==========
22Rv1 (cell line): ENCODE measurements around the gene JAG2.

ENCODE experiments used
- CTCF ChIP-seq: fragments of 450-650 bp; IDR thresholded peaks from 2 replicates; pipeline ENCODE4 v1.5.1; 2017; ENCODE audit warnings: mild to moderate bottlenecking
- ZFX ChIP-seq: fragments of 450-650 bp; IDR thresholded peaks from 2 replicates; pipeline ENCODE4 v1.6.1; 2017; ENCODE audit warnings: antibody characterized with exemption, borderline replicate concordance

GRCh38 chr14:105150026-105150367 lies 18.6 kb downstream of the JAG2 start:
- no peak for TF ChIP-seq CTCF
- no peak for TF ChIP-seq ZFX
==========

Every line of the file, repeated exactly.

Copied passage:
22Rv1 (cell line): ENCODE measurements around the gene JAG2.

ENCODE experiments used
- CTCF ChIP-seq: fragments of 450-650 bp; IDR thresholded peaks from 2 replicates; pipeline ENCODE4 v1.5.1; 2017; ENCODE audit warnings: mild to moderate bottlenecking
- ZFX ChIP-seq: fragments of 450-650 bp; IDR thresholded peaks from 2 replicates; pipeline ENCODE4 v1.6.1; 2017; ENCODE audit warnings: antibody characterized with exemption, borderline replicate concordance

GRCh38 chr14:105150026-105150367 lies 18.6 kb downstream of the JAG2 start:
- no peak for TF ChIP-seq CTCF
- no peak for TF ChIP-seq ZFX